Our latest work has been published in ACS Macro Letters. In this work we describe a new method to covalent attached synthetic polymers to cell surfaces, enabling us to bring new functionality to them, without resorting to genetic methods. There already exist many chemistry for targetting cell surfaces, such as simple NHS esters, or lipid insertion, but we wanted to form a directed, covalent bond. Glycan metabolic labeling was exploited, whereby we added an azido-functional ManNac (a sugar) to the cells, which can be processed such that it presented an azide on the cell surface as sialic acid. We then made telechelic polymers used RAFT, adding an azide reactive strained alkyne at one end, and a fluorophore or biotin at the other. We would able to show selective conjugation and coating of the cells using these polymers, with no evidence of cytoxocity nor of morphological changes (i.e. the cells looked happy). To show that we can use this method to change the functionality of the cells, we were able to recruit streptavidin to the cell surfaces, targetting the biotin units on the polymer, which did not occur without the polymer. We think this method could be broadly used to add synthetic polymers to cell surfaces to modify their function, which may have application in therapies, cell tracking and also to ask fundamental questions about how this modification affects cell function.
Read the paper here
Paper Published in Langmuir
Our latest work has been published in Langmuir, as part of a special issue focussed on Mechano- and Cryo-biology, which we were very proud to be invited to contribute too. In this work, we ask the question of 'do our antifreeze-protein mimetic polymers function the same in nanoparticle form, as in solution'. This might seem straightforward, as we know that increasing the molecular weight of our polymers, increases their activity, hence when immobilised on a nanoparticle they might be more active. We actually saw that there was no enhancement, but also no decrease (which again is a surprise as the nanoparticles have a lower molar concentration than free polymers). We made use of RAFT/MADIX polymerization to make thiol-terminated poly(vinyl alcohol) to coat gold nanoparticles for this particular work, as model nanoparticle systems, which were tunable in terms of size and composition.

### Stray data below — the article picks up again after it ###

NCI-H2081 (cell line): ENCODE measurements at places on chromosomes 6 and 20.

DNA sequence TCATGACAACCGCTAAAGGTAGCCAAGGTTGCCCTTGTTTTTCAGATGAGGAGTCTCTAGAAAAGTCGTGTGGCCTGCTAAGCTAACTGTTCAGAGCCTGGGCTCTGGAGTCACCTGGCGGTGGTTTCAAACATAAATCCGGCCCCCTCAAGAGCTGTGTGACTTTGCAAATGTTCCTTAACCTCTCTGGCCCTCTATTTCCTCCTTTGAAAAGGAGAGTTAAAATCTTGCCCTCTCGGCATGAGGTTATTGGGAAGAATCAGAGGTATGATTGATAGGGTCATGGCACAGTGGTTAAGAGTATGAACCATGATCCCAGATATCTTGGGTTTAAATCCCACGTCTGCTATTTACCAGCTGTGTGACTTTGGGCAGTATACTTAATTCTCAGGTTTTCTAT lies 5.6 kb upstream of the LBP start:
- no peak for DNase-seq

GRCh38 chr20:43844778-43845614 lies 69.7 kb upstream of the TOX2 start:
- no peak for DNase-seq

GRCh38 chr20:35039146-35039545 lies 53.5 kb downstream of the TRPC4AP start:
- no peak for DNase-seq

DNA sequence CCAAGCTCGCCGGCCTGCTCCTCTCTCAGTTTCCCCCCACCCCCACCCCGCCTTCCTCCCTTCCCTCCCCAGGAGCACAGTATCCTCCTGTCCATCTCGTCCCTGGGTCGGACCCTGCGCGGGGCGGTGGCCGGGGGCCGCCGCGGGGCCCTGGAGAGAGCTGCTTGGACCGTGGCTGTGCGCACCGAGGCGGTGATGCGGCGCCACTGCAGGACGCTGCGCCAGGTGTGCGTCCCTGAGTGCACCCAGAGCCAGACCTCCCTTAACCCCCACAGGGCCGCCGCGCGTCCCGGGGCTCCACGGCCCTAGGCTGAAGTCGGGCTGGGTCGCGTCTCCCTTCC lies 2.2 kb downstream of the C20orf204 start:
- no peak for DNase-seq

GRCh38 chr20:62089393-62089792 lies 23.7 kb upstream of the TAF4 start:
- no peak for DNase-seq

Read the paper here;
Professor Gibson speaks at Glycobiotechnology 2018
Professor Gibson spoke at the Glycobiotechnology 2018 event hosted at Manchester University. This was an event to celebrate and showcase UK Glycoscience research. Professor Gibson showed new research from the group in the design of dynamic glycomaterials, where we exploit polymer chemistry to control the presentation of specific glycans in response to external stimuli. He also highlighted the role of the RSC Carbohydrate Group, of which he is the present chair.
Professor Gibson Gives Keynote at EuCHems Conference
On 29th September, Professor Gibson gave the keynote lecture in the Biomaterials Stream of the 7th EuChems international Conference in Liverpool. In this, he discussed the groups latest research into using polymers to transform the Biologic Cold Chain. This included how to target ice crystals with polymers, and the cryopreservation of mammalian and bacterial cells as well as protein drugs.
Paper in ChemEurJ; Hot paper and Media Attention
Our latest work into developing non-traditional antimicrobial agents has been published in Chemistry: A European Journal. This continues our research into cationic polymers as antimicrobial agents. In this new work, we demonstrate a semi-automated synthesis platform, which can use robotics to speed up the liquid handling, alongside exploiting photo-chemical polymerization to enable this to take place in 'open air'; this is a key step as it removes the need for sealed vials and allowed us to polymerise directly in 96 well plates. 96 well plates are industry-standard for biological screening, which enabled us to rapidly screen ~ 100 polymers for antimicrobial activity, as well as blood compatibility. Using this high-throughput approach a surprising 'hit' was found, where including 15 mol % of oligopropyleneglycol methacrylate lead to a dramatic enhancement in bacteriostatic activity, but without introducing bacteriocidal activity.
Read the paper here
The paper was also featured in the media, and highlighted by the reviewers as being a 'hot' paper.